Questions tagged [astrophysics]

The application of physical theory to celestial systems such as stars, planets, galaxies, supernovae, and black holes. Astrophysics proper is concerned with explaining phenomena more so than making observations, the latter falling under the purview of astronomy.

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Adiabatic equation of state for a star

I am a little confused. To describe stars the adiabatic equation is often used: P = k$\rho^{\gamma}$. For a monatomic gas, the following holds: $\gamma = \frac{5}{3}$. However, since the sun is not ...
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Why the megaastrophysical objects do not collapse due to their gravitational selfattraction?

At the largest scale in the universe exist formations called filaments which form something like a spider web along the whole universe. But they seem to be quite static. So my question is about the ...
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What's the lifespan of Deuterium and Helium-3 in the Sun?

What's the lifespan of Deuterium and Helium-3 in the sun? How long on average, the Deuterium and Helium-3 atoms last in the Sun's core?
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Could Dark Matter Be Fully or Partially Explained by Gravitational Waves?

This is something I have wondered for a long time and cannot see why it is not a possible solution. Basically, any motion of matter (Mass may be a more accurate description here) through space time ...
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Do supernovas vaporize the local space rocks 10 Pluto distances away?

In a follow-up to this question, What would it be like to watch an average space rock / ice comet at 1-20 Pluto distances from a supernova of $10^{44}$ joules? At what proximity would they become ...
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What kind of electric field would be needed to get a static discharge between two bodies inside vacuum space?

I know a perfect vacuum is also the perfect dielectric but I'm wondering if lightening between two bodies in outer space is possible? In other words, since vacuum is not perfect in outer space but ...
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What happens to the matter already at the very center of the star when it turns to a black hole?

I was wondering whether when an object collapses into a black hole, the matter in the position $r=0$, instantly becomes part of the singularity, or does it take time to fall into the singularity, and ...
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Why do elliptical galaxies not have large proportion of blue stars?

In an article it was given that elliptical galaxies are also formed when a spiral galaxy experiences continuous star burst thus depleting it's gas. So if this is correct than why do elliptical ...
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Why are sunspots cooler than the other regions?

The Sunspots appear darker than the other regions because they are cooler; and I know that according the Babcock model, the Sunspots are places where the tangled magnetic fields burst out through the ...
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Winds or waves in specific conditions?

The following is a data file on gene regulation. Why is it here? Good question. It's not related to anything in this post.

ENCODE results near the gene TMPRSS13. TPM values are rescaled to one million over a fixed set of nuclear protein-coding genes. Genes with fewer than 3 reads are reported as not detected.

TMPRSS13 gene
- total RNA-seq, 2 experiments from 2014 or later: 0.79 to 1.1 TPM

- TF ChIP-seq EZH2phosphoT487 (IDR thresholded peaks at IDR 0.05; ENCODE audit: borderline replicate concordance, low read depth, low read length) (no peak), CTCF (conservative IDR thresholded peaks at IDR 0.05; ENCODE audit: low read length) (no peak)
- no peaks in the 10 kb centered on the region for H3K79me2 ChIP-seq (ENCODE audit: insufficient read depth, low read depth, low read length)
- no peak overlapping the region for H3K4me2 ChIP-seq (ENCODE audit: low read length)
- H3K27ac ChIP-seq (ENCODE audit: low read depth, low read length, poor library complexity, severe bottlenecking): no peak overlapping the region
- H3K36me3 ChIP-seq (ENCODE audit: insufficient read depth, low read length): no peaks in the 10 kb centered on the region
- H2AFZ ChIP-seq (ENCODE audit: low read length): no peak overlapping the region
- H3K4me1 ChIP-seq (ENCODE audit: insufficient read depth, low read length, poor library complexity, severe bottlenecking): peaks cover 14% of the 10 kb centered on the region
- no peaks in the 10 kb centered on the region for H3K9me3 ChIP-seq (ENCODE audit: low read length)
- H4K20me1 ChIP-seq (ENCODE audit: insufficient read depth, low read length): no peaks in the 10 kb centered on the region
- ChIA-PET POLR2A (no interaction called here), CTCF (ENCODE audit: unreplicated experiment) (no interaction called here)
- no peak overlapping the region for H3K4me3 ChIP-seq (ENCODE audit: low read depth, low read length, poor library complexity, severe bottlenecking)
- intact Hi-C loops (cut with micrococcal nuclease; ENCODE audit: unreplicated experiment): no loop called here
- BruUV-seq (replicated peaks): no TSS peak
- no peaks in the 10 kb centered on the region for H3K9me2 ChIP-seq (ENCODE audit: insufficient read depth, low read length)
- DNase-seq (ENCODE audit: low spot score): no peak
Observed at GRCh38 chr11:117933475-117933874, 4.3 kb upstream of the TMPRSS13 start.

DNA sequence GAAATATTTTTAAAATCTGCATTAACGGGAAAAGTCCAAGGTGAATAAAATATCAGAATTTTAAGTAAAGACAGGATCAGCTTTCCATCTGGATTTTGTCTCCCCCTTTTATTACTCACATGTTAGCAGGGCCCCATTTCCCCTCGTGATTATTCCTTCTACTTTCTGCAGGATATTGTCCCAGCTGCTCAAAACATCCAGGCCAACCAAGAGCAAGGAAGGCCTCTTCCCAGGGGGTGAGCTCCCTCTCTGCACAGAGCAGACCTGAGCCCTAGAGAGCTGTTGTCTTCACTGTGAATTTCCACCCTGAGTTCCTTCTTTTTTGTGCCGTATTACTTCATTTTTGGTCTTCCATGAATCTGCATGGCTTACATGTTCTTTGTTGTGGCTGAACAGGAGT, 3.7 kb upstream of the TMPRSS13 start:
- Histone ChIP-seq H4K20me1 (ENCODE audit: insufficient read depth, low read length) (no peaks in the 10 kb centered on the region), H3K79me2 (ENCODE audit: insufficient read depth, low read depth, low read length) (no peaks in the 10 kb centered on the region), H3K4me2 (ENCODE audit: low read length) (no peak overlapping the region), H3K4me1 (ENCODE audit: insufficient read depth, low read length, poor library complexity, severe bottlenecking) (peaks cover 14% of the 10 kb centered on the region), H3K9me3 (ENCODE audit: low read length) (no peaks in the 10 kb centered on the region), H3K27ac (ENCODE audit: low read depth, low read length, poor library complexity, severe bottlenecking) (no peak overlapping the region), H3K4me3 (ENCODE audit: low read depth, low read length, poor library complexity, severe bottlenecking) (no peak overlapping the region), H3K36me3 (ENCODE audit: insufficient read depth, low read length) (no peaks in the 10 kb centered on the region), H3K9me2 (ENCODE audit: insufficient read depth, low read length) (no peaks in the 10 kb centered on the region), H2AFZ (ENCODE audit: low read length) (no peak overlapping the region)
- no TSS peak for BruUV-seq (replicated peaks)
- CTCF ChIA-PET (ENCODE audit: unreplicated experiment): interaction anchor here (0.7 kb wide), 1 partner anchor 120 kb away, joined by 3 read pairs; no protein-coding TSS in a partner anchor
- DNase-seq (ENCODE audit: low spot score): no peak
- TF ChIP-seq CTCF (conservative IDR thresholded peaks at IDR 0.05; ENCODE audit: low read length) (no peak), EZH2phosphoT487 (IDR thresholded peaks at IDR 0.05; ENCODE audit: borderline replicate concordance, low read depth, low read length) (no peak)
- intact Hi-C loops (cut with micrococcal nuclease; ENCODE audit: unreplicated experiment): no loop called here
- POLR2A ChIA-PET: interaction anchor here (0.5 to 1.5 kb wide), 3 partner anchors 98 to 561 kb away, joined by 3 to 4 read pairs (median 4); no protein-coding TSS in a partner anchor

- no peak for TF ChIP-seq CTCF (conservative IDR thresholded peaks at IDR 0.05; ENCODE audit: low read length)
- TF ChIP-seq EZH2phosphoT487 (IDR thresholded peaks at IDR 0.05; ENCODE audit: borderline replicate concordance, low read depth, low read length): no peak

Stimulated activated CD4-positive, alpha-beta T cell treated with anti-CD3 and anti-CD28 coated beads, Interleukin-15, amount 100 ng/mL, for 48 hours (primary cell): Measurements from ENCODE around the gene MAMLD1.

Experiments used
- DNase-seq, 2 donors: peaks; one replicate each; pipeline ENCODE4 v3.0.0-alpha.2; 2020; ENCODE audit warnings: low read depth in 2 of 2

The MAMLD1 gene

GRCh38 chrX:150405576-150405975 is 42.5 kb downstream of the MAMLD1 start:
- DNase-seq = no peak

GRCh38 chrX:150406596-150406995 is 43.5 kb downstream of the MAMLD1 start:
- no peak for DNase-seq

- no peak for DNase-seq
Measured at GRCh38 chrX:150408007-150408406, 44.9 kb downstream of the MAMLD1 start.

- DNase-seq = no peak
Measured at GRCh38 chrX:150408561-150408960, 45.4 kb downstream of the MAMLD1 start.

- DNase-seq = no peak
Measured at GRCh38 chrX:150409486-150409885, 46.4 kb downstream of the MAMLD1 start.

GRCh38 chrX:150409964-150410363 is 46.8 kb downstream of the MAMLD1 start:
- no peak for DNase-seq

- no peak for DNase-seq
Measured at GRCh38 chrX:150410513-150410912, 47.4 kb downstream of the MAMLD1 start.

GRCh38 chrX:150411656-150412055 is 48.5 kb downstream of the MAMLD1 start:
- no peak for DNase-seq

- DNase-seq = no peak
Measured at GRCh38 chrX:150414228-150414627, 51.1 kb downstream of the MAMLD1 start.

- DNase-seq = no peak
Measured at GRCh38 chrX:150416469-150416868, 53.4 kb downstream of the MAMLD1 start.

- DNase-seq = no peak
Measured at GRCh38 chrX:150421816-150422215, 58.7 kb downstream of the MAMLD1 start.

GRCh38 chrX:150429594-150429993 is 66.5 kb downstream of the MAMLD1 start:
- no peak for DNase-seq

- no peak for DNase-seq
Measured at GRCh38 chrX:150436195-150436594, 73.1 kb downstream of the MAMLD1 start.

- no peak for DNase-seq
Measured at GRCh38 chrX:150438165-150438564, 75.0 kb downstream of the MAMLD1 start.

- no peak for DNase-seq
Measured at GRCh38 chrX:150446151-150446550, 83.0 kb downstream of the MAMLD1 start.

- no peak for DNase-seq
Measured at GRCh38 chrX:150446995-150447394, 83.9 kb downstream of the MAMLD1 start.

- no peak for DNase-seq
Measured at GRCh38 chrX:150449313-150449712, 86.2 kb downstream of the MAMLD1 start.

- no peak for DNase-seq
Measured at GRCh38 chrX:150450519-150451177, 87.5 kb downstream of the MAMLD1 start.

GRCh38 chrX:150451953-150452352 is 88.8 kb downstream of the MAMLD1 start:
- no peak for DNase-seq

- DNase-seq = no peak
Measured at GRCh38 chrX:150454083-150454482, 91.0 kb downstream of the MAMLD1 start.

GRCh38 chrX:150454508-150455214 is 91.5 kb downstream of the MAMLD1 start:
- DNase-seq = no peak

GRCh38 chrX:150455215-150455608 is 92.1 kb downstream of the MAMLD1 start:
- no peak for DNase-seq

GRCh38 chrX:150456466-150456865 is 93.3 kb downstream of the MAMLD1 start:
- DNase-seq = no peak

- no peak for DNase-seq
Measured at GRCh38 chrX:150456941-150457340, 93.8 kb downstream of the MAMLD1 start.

Winds are mainly produced by differences in temperature of the atmosphere and waves are mainly produced by winds. However, could a rogue planet (without orbiting any star and with a cold core so no ...
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Is there other observational evidence apart from CMB that the universe is homogeneous and isotropic?

When I search about the homogeneity and isotropy of the universe, I always find that the CMB and the smoothness of temperature are good observational evidence to suppose that our universe is ...
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How to ask a question on StackExchange about a poorly conceptualized physical phenomenon to avoid being closed by the administrator? [migrated]

Questions that are not clearly described are quickly closed down by admin, who are almost unlikely to help the asker clarify their confusion by asking suggestive questions such as "do you mean...&...
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Justification for proportionality in Hubble's law

I just read about the Hubble's law which states that the speed $v$ (related to a point $A$, let's say the center of Earth) of a galaxy and its distance D (to the same point $A$) are proportional: $v = ...
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Does Shapiro Time Delay Impact our Estimates for the Age of Celestial Objects?

Per my previous question Can Shapiro Time Delay cause light in a vacuum to go faster than c as viewed from a remote reference frame? The speed of light can be observed as greater than c from our ...
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How does a neutron star "reheat" itself by ohmic dissipation of its magnetic field?

@ProfRob's answer to Neutron star accurate visualization ends with: ...How their temperatures evolve after this is highly uncertain and none have been observed. The problem is that neutron stars have ...
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Neutron star accurate visualization

Has any simulation been done to produce an accurate visualization of a neutron star, as seen from an observer at distances on the order of 1 AU? (Edit: I suppose instead of 1 AU I mean "distance ...